The pattern of admitting the mental health challenges, coping with those challenges, and the consequences of those challenges have been made bearable because my supporters never waiver from the foundation that I am capable but occasionally need assistance.  Monk taught me that it was okay to have mental health issues, to see those issues in others, and a pattern of living and approaching others with mental health issues.  The perceptions of the supporting people become a reality in the mental health challenges of the person suffering.

Monk (S1/F12) im TV Programm: 22:35 - 08.11. - Universal ChannelIt is not easy supporting someone with mental health issues, and while mental health sufferers get the attention, Monk taught the world that the mental health of the family and friends is as important to the cure as well as the problem in mental health patients.  Consider the two different approaches of the psychiatrists on Monk, but never forget two other principles in mental health, change is hard, and change is beneficial.

Change and Mental Health

Monk was stuck in a rut, and a change in the insurance policies spurs Monk to change.  As the show develops, change is witnessed as beneficial and challenging.  When Sharona left, Monk experienced quite a shock; the different care styles provided by nurses spurred complex and healthy changes in Monk. Differences in approaches by the psychiatrists produced more changes and spurred growth in Monk and the other supporting characters.  Hence, as a mental health patient and as a care provider, another pattern is produced: am I looking for changes?  Am I open to helping others engage in change?  Do I embrace both the light and dark of change?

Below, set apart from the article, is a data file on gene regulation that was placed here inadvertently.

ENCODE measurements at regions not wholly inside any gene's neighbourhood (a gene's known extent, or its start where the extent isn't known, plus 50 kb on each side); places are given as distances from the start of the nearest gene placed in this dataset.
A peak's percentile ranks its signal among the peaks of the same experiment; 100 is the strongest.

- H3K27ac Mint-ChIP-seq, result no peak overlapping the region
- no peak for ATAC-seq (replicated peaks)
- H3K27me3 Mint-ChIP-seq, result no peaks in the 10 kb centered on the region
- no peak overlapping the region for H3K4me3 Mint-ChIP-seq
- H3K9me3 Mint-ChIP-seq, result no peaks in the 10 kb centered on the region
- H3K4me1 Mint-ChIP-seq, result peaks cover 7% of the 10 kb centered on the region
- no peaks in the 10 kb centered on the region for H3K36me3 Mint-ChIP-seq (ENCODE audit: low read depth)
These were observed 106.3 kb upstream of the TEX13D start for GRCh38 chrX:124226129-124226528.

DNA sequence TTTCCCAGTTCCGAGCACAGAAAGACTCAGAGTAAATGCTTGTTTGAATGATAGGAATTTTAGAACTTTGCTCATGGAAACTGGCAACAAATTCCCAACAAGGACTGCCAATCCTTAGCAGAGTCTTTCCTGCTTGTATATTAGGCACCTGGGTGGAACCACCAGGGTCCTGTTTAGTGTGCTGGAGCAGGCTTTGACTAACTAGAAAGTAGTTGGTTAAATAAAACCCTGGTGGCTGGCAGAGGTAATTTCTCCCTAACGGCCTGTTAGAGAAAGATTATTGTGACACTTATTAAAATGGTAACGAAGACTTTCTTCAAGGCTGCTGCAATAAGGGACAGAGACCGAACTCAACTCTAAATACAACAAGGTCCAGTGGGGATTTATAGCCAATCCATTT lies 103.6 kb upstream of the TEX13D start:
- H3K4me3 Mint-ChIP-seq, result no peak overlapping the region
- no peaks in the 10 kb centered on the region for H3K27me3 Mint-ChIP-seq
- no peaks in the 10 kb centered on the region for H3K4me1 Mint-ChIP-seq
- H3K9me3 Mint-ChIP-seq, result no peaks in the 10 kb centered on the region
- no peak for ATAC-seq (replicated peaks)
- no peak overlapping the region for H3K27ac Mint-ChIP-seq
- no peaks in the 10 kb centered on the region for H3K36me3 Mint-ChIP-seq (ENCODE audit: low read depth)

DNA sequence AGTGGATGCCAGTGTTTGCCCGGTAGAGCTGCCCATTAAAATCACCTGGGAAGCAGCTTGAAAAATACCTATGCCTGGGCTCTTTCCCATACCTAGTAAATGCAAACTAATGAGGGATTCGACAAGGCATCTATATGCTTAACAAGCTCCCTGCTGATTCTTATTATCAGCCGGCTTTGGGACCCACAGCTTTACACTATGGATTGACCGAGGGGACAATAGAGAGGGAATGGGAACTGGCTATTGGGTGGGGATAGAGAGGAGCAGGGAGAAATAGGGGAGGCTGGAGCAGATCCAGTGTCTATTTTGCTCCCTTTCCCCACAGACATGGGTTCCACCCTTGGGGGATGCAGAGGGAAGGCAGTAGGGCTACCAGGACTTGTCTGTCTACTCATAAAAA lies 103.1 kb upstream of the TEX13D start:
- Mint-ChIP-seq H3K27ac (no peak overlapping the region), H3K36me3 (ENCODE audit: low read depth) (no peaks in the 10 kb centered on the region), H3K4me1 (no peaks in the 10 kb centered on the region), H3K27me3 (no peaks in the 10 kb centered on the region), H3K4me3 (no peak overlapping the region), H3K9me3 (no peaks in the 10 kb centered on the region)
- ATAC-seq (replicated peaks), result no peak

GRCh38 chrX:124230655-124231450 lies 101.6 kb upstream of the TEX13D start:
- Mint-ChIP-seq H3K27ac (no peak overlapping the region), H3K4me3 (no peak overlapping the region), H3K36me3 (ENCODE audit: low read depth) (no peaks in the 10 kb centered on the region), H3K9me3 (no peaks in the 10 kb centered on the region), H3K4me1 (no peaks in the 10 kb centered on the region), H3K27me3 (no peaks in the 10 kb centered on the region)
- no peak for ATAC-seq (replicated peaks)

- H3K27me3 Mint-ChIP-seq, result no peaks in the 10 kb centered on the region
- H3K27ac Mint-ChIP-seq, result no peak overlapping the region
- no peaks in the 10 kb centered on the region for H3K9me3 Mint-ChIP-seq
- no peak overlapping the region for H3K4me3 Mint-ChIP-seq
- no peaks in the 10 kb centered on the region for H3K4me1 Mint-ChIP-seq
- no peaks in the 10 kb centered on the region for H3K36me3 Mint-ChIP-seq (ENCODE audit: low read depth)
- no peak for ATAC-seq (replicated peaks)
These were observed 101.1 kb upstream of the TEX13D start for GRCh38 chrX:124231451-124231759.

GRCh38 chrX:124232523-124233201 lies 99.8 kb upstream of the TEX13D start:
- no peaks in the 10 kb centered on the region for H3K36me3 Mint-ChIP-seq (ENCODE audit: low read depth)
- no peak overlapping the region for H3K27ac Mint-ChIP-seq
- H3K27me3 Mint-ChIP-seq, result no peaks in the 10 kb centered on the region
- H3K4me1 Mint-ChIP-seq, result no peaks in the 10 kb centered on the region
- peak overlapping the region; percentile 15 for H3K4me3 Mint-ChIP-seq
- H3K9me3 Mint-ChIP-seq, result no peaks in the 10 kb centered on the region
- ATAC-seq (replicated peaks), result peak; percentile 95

Pin by Smeesmii R on MONK | Monk tv show, Mr monk, Detective monkAdaptation is the only constant in life.  We adapt to the people around us, the social environments, the emotions, and the influences of peers, employers, family, and so much more.  Yet, we often try to control everything to prevent change, even though every new day brings change.  Monk showed he could not handle change, mainly because he and his brother had never been taught to handle change.

Patterns in Family Rearing – Mental Health Challenges

As a kid, I was told that I would never amount to anything since I was raised in poverty and abuse.  I had teachers who made this comment often enough that I got mad!  Nobody was going to curtail my abilities and shoehorn my potential.  Their reasoning was the research that showed those in poverty as children stay in poverty as adults.  That abuse is generational, and that abuse will always influence those raised in abuse to perpetuate abuse to the next generation.